A tiger bit me when I provoked it = specific tiger, although indefinite.


Compare also:

Is there a doctor on board? = any doctor, one of the class of doctors (generic, indefinite)

I sat next to a doctor on board. = a specific doctor (specific, indefinite)


(The ambiguity inherent in the indefinite article is exploited in jokes like: In (such-and-such-a-city) a person gets mugged every ten minutes. And he’s getting mighty sick of it!)

The definite article – the – can also be used for both generic and specific reference, but in either case, there is an assumption of shared knowledge:

The tiger hunts by night and sleeps by day = generic, definite

The tiger bit me! = specific, definite.


In other words, for both a and the, there are two parameters that intersect: specificity, and definiteness. And they are not the same thing.

Nouns in the plural can also have generic or specific reference, but only when indefinite – i.e. with zero article:

Tigers hunt by night and sleep by day = generic, indefinite

Tigers bit me = specific, indefinite


The tigers bit me  = specific (NEVER generic), definite


In other words, you can’t say the tigers to mean the class of tigers – a common learner error: *I like the cats. *The bananas are good for you, etc.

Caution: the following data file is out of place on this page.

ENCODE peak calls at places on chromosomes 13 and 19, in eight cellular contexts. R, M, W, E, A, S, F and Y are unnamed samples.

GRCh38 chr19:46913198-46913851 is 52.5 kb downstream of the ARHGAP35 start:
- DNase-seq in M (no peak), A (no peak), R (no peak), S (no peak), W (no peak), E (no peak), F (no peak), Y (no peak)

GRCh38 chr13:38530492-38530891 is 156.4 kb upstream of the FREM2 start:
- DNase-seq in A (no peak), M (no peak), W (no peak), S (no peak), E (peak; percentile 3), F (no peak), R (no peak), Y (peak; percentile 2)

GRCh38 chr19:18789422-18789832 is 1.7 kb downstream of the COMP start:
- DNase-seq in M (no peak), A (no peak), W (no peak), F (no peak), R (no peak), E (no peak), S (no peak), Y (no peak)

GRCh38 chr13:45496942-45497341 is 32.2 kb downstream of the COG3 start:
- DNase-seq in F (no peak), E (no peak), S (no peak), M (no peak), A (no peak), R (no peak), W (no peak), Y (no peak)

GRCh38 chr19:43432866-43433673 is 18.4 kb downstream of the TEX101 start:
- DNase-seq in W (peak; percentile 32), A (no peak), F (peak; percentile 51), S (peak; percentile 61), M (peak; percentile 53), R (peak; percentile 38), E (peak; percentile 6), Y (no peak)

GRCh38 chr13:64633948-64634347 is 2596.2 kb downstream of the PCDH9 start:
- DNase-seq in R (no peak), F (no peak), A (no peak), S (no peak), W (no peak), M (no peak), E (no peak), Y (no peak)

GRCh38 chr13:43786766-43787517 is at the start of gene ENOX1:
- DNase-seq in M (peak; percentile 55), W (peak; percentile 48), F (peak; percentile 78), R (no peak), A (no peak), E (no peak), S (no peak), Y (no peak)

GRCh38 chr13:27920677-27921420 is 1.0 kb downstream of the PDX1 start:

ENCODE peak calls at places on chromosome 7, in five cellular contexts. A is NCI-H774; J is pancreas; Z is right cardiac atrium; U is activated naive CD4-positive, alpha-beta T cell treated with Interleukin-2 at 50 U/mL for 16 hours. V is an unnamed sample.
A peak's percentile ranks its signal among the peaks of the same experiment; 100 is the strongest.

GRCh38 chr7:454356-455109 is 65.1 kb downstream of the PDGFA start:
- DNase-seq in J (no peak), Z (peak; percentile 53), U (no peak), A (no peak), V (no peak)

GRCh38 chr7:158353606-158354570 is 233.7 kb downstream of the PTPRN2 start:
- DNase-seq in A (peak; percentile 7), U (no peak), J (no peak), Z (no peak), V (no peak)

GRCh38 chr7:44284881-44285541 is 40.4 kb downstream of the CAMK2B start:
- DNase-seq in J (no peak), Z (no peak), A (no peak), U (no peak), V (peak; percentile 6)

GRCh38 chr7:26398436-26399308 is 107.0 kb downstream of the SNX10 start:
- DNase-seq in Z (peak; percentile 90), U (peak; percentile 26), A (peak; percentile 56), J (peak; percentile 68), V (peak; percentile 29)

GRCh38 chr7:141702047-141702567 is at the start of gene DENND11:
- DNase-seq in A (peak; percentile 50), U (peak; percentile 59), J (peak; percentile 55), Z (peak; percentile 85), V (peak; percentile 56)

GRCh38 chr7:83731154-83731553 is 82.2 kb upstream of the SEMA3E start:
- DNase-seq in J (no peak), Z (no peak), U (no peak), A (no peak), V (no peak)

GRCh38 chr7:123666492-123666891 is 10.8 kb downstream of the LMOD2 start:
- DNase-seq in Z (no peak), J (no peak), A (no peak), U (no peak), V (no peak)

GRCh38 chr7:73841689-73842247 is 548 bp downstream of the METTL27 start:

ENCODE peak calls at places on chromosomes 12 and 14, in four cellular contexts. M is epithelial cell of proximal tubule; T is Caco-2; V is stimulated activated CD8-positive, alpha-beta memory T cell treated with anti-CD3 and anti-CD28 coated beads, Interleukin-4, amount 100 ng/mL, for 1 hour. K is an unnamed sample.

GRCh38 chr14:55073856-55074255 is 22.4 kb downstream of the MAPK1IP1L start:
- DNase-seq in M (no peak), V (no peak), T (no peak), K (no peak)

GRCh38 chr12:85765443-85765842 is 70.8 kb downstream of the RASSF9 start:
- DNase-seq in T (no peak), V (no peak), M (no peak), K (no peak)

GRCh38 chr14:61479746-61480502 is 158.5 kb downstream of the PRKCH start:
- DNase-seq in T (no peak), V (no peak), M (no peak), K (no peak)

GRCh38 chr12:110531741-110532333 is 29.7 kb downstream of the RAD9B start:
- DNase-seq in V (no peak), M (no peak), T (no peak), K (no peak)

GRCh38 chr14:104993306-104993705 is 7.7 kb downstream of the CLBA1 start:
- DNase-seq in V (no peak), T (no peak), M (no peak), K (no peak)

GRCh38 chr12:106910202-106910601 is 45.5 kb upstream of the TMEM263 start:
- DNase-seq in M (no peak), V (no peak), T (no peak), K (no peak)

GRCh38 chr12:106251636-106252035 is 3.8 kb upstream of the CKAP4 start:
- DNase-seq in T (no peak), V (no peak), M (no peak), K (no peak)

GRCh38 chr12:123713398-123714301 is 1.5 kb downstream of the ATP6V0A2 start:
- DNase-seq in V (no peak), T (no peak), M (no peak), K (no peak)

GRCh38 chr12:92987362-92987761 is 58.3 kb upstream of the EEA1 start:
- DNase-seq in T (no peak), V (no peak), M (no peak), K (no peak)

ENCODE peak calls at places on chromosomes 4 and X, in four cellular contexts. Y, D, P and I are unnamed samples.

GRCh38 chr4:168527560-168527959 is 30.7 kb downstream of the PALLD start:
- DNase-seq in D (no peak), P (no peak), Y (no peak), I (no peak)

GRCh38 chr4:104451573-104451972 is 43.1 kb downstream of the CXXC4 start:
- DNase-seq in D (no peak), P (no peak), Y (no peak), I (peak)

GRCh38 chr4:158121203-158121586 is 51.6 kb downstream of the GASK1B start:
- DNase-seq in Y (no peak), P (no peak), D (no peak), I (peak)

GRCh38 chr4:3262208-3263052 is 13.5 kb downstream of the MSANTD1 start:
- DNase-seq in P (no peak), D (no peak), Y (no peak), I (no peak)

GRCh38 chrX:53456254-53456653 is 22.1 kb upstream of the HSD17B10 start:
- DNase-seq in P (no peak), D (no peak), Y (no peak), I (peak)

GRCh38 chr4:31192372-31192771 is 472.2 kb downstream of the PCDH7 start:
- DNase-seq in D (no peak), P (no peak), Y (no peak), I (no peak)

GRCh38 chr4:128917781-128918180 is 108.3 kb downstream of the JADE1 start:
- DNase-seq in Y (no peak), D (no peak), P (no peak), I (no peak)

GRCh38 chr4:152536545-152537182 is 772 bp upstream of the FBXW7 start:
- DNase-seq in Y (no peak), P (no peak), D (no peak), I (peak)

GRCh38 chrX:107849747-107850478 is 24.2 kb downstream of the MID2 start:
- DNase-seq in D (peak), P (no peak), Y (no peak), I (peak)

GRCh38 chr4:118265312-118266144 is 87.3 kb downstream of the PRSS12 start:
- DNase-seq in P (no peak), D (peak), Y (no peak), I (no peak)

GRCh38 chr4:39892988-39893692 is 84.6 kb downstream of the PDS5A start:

Now, why am I telling you all this?  Because I stupidly didn’t mention this in the A-Z. I completely omitted to point out that the generic-specific dimension operates across the definite-indefinite one. 

Next time round, I’ll include the following chart (where the examples with asterisks are non standard, where the sign Ø stands for the zero article, and where I’ve included non-count nouns as well):

  generic specific
definite She plays the violin.         

The whale is a mammal.

(*The whales are mammals.)

(*I like most types of the music.)

She played the violin I gave her.

Can you see the whale over there?

The violins are too loud.

I didn’t like the music in the film. 

indefinite Let’s give her a violin.

A whale cannot breathe underwater.

Ø Whales cannot breathe underwater.

I like most types of Ø music.

I saw a nice violin in town yesterday.

Captain Ahab was killed by a whale.

There are Ø whales in the Mediterranean.

Listen: I can hear Ø music!


Does that make any sense?